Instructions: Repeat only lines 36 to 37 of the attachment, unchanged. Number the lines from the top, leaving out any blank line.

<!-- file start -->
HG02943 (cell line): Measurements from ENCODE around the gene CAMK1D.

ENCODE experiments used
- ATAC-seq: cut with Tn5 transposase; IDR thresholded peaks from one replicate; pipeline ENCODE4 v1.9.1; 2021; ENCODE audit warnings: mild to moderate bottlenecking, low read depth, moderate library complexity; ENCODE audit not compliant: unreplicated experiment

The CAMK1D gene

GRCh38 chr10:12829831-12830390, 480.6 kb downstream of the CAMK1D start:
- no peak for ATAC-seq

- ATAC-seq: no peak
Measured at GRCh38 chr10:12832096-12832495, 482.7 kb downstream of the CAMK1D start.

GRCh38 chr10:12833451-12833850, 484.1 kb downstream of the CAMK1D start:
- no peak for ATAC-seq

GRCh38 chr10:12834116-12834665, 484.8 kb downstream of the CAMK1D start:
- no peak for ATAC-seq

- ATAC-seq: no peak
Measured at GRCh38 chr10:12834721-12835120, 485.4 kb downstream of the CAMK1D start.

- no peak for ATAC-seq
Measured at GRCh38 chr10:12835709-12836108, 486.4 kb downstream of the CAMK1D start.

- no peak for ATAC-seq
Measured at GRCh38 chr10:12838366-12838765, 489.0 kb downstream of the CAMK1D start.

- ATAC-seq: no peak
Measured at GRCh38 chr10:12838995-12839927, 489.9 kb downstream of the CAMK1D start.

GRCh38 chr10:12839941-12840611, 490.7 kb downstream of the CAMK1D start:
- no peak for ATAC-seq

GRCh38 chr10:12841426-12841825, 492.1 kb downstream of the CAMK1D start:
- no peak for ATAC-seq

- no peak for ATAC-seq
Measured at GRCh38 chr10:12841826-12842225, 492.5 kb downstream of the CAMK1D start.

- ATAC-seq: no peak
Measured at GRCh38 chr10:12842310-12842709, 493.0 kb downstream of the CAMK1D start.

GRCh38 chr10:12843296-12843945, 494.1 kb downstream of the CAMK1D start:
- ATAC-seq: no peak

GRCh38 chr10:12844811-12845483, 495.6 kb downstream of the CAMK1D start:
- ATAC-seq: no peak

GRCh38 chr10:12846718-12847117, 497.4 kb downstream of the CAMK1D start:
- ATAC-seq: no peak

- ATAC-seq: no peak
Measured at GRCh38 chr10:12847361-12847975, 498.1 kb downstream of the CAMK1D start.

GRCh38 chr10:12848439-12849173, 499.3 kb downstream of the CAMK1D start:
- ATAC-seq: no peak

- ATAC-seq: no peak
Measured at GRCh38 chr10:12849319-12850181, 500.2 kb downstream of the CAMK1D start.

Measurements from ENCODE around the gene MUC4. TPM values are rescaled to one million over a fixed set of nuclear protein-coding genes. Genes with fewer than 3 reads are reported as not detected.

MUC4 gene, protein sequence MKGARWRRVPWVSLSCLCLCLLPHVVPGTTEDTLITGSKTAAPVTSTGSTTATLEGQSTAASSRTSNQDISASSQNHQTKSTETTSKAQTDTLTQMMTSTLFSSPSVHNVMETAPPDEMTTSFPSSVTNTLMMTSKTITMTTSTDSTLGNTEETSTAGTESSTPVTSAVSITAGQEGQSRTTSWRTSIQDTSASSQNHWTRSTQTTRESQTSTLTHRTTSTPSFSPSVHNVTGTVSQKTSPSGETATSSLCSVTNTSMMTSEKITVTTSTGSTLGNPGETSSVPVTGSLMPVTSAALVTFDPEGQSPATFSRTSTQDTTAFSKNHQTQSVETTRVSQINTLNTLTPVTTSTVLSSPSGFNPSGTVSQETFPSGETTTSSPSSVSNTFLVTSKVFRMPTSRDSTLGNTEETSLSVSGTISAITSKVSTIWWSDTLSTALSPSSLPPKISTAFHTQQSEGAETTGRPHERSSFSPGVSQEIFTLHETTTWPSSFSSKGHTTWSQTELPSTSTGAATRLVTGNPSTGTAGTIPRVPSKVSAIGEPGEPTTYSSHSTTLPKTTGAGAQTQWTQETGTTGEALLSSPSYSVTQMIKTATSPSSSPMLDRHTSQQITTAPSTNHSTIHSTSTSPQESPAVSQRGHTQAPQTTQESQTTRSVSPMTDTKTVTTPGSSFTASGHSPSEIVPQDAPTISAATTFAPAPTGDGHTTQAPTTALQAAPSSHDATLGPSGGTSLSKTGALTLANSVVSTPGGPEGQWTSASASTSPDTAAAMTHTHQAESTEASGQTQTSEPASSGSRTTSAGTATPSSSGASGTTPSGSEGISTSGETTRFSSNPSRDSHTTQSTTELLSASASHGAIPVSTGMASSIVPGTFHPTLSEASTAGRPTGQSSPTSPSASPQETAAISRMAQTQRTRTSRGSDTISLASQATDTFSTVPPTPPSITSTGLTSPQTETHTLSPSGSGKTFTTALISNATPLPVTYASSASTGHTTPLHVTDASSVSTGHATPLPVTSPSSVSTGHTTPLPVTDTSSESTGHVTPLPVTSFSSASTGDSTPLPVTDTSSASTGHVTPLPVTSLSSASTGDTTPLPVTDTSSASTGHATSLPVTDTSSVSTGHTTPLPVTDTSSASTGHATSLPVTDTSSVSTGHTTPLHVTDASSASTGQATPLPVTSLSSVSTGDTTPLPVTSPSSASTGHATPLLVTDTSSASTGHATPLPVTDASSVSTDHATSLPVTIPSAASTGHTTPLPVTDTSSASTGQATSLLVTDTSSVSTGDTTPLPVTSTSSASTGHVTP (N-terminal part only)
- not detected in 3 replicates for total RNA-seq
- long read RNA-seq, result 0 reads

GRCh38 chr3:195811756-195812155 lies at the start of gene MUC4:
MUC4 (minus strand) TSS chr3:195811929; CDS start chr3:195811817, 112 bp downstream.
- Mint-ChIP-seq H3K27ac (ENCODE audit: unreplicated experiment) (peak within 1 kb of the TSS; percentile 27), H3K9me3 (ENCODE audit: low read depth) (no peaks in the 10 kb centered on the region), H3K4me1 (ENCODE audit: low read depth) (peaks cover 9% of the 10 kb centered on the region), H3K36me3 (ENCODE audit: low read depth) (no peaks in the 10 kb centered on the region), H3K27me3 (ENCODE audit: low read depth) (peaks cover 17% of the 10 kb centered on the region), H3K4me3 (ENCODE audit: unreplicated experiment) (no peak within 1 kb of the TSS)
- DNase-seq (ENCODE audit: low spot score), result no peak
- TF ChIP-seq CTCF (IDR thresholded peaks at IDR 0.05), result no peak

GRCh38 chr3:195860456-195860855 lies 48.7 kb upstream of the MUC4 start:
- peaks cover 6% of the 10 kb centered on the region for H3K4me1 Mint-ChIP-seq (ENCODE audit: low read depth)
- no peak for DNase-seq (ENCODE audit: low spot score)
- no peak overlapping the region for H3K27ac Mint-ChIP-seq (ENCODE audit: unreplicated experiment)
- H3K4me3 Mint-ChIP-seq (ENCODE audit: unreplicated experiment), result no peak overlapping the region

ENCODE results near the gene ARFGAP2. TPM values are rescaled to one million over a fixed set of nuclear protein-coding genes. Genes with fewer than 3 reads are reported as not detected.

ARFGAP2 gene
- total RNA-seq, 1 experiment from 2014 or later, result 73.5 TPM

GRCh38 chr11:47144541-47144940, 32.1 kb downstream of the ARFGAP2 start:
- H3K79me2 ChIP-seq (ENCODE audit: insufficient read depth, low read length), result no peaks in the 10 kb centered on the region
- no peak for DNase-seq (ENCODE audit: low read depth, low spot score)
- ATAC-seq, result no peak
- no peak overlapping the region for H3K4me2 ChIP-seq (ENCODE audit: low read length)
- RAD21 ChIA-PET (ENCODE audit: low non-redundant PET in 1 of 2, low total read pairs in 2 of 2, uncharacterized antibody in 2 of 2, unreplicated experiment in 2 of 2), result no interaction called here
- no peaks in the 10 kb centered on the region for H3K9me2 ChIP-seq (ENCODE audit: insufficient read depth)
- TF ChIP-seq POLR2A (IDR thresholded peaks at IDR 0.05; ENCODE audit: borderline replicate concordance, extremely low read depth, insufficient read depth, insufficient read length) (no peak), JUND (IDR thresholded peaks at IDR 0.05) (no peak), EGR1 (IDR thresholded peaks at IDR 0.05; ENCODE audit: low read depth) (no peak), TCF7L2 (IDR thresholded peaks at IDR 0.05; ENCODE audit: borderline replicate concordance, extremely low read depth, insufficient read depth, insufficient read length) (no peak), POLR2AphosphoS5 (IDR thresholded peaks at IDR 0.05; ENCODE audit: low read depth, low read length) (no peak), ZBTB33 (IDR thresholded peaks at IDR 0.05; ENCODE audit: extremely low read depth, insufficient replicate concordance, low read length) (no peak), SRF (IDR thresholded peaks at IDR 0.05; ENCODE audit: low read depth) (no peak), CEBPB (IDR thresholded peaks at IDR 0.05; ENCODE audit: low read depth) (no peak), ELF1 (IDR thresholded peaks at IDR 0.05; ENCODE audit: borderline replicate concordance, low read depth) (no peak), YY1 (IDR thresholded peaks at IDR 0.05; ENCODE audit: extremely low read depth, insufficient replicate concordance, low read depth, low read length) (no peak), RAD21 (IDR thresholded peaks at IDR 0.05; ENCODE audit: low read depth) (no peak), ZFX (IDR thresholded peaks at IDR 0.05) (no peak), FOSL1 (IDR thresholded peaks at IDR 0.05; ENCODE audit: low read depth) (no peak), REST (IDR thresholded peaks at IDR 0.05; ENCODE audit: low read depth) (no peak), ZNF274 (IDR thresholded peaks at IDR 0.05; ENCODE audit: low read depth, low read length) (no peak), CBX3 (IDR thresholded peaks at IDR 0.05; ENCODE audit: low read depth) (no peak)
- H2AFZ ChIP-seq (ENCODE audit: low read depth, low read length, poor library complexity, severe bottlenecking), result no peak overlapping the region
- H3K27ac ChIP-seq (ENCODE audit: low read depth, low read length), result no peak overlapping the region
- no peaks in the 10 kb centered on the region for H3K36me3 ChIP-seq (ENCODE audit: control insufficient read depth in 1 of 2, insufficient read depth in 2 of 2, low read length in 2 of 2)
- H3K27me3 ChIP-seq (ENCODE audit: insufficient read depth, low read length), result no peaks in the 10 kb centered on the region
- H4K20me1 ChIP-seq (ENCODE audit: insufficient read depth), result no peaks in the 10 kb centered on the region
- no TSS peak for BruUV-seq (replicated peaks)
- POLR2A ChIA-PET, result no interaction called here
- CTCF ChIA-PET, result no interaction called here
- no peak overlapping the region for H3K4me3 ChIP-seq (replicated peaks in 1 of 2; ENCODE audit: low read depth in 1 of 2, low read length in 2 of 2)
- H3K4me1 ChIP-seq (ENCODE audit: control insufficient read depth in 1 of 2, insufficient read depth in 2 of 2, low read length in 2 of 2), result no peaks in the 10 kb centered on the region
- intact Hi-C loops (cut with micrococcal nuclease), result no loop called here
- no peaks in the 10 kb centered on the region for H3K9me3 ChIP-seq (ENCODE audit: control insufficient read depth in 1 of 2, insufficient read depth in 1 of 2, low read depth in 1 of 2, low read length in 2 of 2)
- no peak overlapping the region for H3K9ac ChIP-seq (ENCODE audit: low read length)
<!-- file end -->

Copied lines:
Measured at GRCh38 chr10:12847361-12847975, 498.1 kb downstream of the CAMK1D start.

GRCh38 chr10:12848439-12849173, 499.3 kb downstream of the CAMK1D start: